Every leader also needs someone to tell it like it is and ask the hard questions. I’ve done that for multiple university and college presidents. “You don’t pay me to tell you it’s sunny outside when it’s pouring rain,” I’ve said many times.
I highly recommend the book The Power of Moments by Chip and Dan Heath. It applies to crisis management, but also how an institutional culture of transparency, empathy and customer service builds trust and brand loyalty. It’s an eye-opening read.
CM: This last question is one that is close to my heart, and a value that you and I share: What is the role of fun, humor or irreverence during a crisis?
GH: Great question! Humor is essential for leaders and their teams in surviving a crisis.
During a stressful time at UCF, we were preparing for a critically important public meeting. We were working late the night before and the team was clearly tired and anxious. At one point, someone said we needed an inspiring speech. Without thinking, I jumped up on a table and gave a dramatic, over-the-top recreation of one of Hollywood’s most unintentionally cheesy movie speeches. It was ridiculous and embarrassing, but it worked to break the tension and get us through the night and next day.
Years later, people still mention it to me as a leadership moment they remember. I’m just thankful there’s no video …
CM: I am sure there are many of us who are grateful there is no video of some of our past experiences! We need to remember to keep turning off the camera! Grant, thanks so much for your words of advice and for sharing your wisdom, insights and tips!
From Carolyn: I asked my friend and colleague Grant Heston for his best advice about how leaders can communicate effectively in a crisis. Grant is the Vice President for Communications and Marketing at Florida Southern College, the oldest private college in Florida and ranked by U.S. News as a “Top 10 Regional University in the South.” Grant and I got to know each other at University of Central Florida, where he spent 12.5 years, including roles as VP for Communications & Marketing and Chief of Staff. Here are his great suggestions!
Carolyn Maue: We are in the middle of a huge national crisis. What do people want to hear in a crisis? What impact does that have on how the leader communicates, i.e., frequency, repeating messages, etc.?
Grant Heston: In a crisis, I often refer to a quote from the poet William Stafford: “The signals we give should be clear … [for] the darkness around us is deep.”
Emotions run high in a crisis, rumors are everywhere and people are fearful (of layoffs, reorganizations, leadership changes, business disruptions). We’re seeing it right now across industries due to the pandemic. Anxiety is at all-time highs.
Much of that anxiety is fueled by fear of the unknown — of being in the dark. People want to know what’s happening, what’s the plan and how it will impact their lives.
To the greatest extent possible, leaders should give people what they want: information and reassurance. By communicating clearly and often, leaders light the darkness for their key audiences.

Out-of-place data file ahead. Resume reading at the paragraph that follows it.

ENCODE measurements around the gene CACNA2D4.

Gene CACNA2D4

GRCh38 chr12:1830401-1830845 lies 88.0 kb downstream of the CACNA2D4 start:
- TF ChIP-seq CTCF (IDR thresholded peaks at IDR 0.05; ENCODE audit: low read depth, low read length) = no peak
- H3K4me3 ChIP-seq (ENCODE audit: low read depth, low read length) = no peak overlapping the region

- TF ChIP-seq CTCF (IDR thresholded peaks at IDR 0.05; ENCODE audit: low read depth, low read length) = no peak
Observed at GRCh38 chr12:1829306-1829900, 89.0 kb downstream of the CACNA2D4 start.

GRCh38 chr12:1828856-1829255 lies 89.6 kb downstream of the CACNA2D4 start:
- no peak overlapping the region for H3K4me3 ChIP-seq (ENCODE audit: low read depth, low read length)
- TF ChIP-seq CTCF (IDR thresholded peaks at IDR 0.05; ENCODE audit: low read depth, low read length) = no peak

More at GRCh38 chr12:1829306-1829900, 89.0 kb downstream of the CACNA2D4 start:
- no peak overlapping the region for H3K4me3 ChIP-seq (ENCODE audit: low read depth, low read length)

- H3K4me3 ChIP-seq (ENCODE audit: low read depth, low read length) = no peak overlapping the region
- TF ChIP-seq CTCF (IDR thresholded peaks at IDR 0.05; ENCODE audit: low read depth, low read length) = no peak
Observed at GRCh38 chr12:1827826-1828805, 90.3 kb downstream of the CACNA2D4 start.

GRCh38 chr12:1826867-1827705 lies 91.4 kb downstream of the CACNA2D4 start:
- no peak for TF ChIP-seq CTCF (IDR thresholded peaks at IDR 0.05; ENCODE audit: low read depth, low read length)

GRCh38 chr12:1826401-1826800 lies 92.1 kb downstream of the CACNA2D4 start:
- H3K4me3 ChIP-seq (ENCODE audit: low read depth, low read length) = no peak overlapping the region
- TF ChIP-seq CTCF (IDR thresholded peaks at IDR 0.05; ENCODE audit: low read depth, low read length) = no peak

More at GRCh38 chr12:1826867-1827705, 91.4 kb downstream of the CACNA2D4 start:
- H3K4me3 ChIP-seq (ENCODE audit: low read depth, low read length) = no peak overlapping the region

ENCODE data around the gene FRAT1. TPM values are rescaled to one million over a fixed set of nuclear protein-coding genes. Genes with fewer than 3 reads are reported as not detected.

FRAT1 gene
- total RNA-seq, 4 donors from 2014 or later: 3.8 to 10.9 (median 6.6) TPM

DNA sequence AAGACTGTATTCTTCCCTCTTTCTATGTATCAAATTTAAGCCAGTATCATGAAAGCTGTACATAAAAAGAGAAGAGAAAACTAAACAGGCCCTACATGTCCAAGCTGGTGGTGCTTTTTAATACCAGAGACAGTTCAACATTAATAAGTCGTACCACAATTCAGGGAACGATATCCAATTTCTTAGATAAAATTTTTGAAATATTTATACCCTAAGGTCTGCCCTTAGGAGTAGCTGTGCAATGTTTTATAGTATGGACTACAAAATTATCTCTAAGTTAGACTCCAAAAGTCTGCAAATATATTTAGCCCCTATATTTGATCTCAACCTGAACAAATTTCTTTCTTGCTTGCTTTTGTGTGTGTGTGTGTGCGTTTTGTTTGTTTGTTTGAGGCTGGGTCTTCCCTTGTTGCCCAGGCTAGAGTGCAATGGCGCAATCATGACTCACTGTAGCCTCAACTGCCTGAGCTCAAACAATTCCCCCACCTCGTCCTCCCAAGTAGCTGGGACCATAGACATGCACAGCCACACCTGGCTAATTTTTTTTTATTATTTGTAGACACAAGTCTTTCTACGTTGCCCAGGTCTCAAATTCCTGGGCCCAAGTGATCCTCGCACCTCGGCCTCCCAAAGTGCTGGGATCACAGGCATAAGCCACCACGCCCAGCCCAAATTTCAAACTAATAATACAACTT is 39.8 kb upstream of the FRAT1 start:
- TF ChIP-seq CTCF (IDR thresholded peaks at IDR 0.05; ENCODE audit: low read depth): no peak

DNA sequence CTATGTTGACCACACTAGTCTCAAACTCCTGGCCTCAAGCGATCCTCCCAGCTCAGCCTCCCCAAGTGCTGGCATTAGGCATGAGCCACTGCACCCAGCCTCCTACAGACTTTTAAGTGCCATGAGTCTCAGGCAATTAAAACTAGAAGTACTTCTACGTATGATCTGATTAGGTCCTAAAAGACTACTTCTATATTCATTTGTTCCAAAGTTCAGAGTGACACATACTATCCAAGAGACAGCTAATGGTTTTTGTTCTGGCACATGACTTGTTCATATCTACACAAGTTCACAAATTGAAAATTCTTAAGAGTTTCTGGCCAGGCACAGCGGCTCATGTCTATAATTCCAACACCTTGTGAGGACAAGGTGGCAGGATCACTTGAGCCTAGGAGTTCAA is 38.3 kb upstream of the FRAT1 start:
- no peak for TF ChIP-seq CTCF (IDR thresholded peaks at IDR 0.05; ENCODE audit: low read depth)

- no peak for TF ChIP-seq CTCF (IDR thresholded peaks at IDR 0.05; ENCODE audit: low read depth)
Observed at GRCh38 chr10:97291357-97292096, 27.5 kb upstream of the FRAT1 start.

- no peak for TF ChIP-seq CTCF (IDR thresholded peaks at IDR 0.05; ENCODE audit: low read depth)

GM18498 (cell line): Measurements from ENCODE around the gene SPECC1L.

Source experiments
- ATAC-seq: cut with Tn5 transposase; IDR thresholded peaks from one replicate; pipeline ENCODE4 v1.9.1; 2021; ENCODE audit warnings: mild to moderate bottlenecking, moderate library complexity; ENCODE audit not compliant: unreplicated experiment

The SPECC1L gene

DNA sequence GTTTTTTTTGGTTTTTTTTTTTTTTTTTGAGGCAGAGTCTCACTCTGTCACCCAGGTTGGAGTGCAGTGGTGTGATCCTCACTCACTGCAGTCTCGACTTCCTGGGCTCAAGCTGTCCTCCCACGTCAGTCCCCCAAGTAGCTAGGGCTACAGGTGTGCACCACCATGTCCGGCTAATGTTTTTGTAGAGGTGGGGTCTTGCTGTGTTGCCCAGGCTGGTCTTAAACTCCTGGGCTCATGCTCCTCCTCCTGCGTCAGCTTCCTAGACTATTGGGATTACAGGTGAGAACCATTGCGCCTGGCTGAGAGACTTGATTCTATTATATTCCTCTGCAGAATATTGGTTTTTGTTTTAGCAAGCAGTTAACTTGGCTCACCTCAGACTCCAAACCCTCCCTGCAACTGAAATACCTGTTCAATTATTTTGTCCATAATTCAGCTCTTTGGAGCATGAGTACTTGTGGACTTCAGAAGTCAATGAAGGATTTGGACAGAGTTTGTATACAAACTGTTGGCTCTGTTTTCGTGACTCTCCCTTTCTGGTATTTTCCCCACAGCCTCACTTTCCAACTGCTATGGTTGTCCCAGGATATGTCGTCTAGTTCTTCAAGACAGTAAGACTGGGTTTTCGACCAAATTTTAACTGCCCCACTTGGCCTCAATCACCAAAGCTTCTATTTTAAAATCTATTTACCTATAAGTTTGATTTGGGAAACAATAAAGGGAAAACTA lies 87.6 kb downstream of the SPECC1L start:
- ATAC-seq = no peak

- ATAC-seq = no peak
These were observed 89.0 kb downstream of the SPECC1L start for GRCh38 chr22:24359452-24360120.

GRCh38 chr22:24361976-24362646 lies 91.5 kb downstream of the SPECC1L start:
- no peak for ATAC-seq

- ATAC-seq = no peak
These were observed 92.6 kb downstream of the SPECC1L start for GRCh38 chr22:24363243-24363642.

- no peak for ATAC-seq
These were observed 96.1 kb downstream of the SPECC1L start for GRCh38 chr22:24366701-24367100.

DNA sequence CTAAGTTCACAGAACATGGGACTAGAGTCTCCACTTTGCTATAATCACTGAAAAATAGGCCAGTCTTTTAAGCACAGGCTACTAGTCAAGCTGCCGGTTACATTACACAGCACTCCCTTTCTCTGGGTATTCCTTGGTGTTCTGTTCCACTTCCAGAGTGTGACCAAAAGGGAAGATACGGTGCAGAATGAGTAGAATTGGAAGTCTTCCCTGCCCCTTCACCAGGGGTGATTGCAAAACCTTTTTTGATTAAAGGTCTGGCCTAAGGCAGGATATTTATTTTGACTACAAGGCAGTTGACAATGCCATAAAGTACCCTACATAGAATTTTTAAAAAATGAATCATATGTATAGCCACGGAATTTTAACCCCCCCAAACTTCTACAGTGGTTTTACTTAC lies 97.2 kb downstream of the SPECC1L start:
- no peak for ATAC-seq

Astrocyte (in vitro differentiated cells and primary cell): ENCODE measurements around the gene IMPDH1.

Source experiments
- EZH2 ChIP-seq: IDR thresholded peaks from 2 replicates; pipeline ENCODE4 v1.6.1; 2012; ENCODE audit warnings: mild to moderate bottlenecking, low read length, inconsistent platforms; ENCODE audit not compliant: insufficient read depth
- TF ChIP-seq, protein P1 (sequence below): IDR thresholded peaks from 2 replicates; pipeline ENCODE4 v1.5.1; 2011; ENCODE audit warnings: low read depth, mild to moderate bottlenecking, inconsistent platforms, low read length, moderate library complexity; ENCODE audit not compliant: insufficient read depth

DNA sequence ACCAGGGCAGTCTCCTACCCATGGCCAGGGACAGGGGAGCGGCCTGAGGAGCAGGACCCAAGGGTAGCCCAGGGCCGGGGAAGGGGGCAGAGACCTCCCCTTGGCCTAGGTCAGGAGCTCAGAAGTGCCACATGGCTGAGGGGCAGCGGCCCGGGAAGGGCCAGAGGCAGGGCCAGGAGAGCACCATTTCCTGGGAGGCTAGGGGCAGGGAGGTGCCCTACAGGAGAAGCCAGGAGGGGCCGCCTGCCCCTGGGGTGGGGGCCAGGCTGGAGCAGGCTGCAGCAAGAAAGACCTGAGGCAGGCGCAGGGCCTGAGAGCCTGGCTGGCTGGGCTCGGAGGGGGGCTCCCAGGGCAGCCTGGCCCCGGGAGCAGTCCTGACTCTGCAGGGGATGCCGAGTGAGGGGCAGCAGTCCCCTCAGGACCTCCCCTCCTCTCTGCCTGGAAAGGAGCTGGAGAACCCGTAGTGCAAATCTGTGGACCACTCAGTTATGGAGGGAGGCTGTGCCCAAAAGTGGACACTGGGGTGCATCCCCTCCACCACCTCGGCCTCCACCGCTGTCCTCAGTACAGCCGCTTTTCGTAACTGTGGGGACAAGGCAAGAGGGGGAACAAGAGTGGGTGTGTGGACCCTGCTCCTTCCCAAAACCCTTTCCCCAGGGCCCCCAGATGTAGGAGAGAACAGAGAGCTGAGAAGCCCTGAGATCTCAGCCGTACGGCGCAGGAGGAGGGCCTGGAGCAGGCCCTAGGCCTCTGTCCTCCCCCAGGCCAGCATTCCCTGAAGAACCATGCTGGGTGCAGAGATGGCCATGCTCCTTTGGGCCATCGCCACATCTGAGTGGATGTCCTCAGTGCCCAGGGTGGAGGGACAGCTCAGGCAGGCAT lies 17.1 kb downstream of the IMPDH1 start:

CM: I am so glad you said that about reassurance. I often tell leaders that it is an under-used tool. Studies tell us that people who are in crisis need to hear a message multiple times before it sinks in, and reassurance sort of “greases the skids.”
CM: In terms of communications, what should leaders focus on during a crisis?
GH: A few obvious tenets of good crisis communications: tell the truth. Don’t lie about or “spin” a bad situation. Apologize unreservedly for mistakes. Those should be givens.
Perhaps less obvious during a crisis is that leaders must prioritize building trust in the institution from key stakeholders. Trust is the foundation upon which a business is built; therefore, communications must focus on building and preserving trust.
Trust is built in two ways: transparency and empathy. In terms of transparency, the best communications address as many questions as possible about what’s happened and what’s next.
For instance, with so many businesses conducting COVID-19 layoffs and furloughs, transparency means answering key questions such as:
|· How many employees were let go?
· How will furloughs work?
· What’s happening with pay cuts?
· How does this affect long-term goals?
· How will this affect customers?
|· Will my job change? If so, how?
· What are you doing for ex-employees?
· Is senior leadership sharing the pain?
· How were decisions made?
· Are more layoffs, cuts coming?
An excellent recent example of COVID-19 crisis communications comes from Airbnb: in his transparent, detailed and heartfelt company-wide letter, Airbnb co-founder and CEO Brian Chesky wrote: “To those leaving Airbnb, I am truly sorry. Please know this is not your fault. The world will never stop seeking the qualities and talents that you brought to Airbnb…that helped make Airbnb. I want to thank you, from the bottom of my heart, for sharing them with us.”
CM: What messages need to be stressed in a crisis? What needs to not be emphasized?